8. From carrying over 90lbs (I think 110lbs was the heaviest I had it loaded) to sliding up and down rock scree, I wore this pack for every mile I hiked. It compresses right down to a day pack size, and will also haul a big load like the mystery ranch, and was very comfortable to carry with. It was my seat, my rifle rest and pillow on all the days we were out. Also that 5-6lb weight savings helped me to keep my camping gear weight to under 40lbs without water.
7. The lone negative was the waist belt kind of bunched up when wet. We hauled for a few days in pouring rain, and once that waist belt became saturated, it had a tendency to fold over when I was trying to tighten in. I believe this is a negative of making the belt of a slightly lighter, but still over strength type of webbing material (possibly less polymer weave or similar). If that's the case, it's a good trade and was very easy to deal with.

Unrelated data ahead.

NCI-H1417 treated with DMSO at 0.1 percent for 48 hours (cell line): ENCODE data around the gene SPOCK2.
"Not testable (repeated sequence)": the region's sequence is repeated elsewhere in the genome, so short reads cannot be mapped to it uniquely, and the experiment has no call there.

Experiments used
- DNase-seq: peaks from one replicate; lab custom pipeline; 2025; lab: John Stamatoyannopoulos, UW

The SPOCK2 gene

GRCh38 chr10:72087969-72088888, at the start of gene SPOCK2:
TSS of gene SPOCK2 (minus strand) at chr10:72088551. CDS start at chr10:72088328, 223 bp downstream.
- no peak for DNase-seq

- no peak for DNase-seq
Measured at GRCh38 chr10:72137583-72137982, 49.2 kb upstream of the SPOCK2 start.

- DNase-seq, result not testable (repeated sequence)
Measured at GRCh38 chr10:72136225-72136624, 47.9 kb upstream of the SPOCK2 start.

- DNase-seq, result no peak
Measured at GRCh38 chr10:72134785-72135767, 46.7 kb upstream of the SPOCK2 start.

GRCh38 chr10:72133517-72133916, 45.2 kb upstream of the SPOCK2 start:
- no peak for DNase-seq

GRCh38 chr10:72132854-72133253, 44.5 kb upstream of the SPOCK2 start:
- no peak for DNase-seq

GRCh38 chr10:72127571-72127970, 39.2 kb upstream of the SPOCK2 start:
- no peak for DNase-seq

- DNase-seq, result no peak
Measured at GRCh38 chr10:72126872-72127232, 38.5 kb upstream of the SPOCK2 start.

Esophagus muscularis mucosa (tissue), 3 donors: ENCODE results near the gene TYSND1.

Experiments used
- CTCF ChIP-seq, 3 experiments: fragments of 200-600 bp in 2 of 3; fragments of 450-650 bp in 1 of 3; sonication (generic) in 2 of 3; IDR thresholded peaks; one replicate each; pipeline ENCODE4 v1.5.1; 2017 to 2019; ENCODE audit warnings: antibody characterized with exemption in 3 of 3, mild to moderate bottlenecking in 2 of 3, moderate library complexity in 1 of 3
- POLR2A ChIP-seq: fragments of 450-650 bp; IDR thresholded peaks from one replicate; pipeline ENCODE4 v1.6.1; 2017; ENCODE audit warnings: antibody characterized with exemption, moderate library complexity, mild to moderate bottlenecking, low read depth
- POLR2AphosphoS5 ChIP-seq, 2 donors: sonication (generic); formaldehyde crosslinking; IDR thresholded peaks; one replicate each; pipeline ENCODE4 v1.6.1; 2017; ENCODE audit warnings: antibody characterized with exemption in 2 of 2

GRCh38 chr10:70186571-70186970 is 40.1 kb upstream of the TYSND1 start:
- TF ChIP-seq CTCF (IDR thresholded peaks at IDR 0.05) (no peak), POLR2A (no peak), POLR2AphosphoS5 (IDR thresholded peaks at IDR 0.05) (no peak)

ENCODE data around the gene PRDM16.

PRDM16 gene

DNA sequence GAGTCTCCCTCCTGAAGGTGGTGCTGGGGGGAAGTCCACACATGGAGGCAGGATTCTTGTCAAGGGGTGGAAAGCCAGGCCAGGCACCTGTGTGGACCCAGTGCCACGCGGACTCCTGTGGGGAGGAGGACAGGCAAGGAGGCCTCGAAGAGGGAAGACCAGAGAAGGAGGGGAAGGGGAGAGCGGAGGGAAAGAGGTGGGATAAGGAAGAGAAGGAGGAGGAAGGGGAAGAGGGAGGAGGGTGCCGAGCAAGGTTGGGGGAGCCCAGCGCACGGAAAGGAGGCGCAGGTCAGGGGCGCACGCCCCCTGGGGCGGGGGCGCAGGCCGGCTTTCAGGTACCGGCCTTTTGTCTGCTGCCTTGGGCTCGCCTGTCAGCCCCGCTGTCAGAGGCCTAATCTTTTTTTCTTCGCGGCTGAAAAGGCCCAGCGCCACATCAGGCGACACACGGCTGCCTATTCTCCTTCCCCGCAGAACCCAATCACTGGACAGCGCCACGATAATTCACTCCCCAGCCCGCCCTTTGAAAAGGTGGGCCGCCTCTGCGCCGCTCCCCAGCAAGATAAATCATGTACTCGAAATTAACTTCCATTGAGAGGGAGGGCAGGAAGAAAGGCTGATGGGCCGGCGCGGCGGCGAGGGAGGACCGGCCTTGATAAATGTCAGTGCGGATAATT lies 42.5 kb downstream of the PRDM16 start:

6. Sako Grizzly 30-06 Rifle and Leupold VX6 2-12: This is definitely not a "Sheep" rifle, but it has been my go-to hunting rifle since I got it in 2013. It's racked up Muskox, Moose, Caribou, and now Dall Sheep. While it's not typically what you see on the sheep mountain, and tips the scales at something like 9.5-10.5 lbs, it performed flawlessly and again showed the versatility of the 30-06.
5. Riley with his successful harvest!
4. The Sako will print under an inch at 100m with my ammunition of choice (Nosler Trophy Grade Accubond 180g, and also 150g Nosler Partitions) and still has the energy to drop big game at over 400m. Being a 30cal bullet it gets pushed around by the wind a lot more than a 7mm mag, and isn't as flat shooting as the 300's, but the recoil is mild and it performs very well inside 500m. Meat damage is very little compared to a lot of the magnums, and it's just a cool old calibre.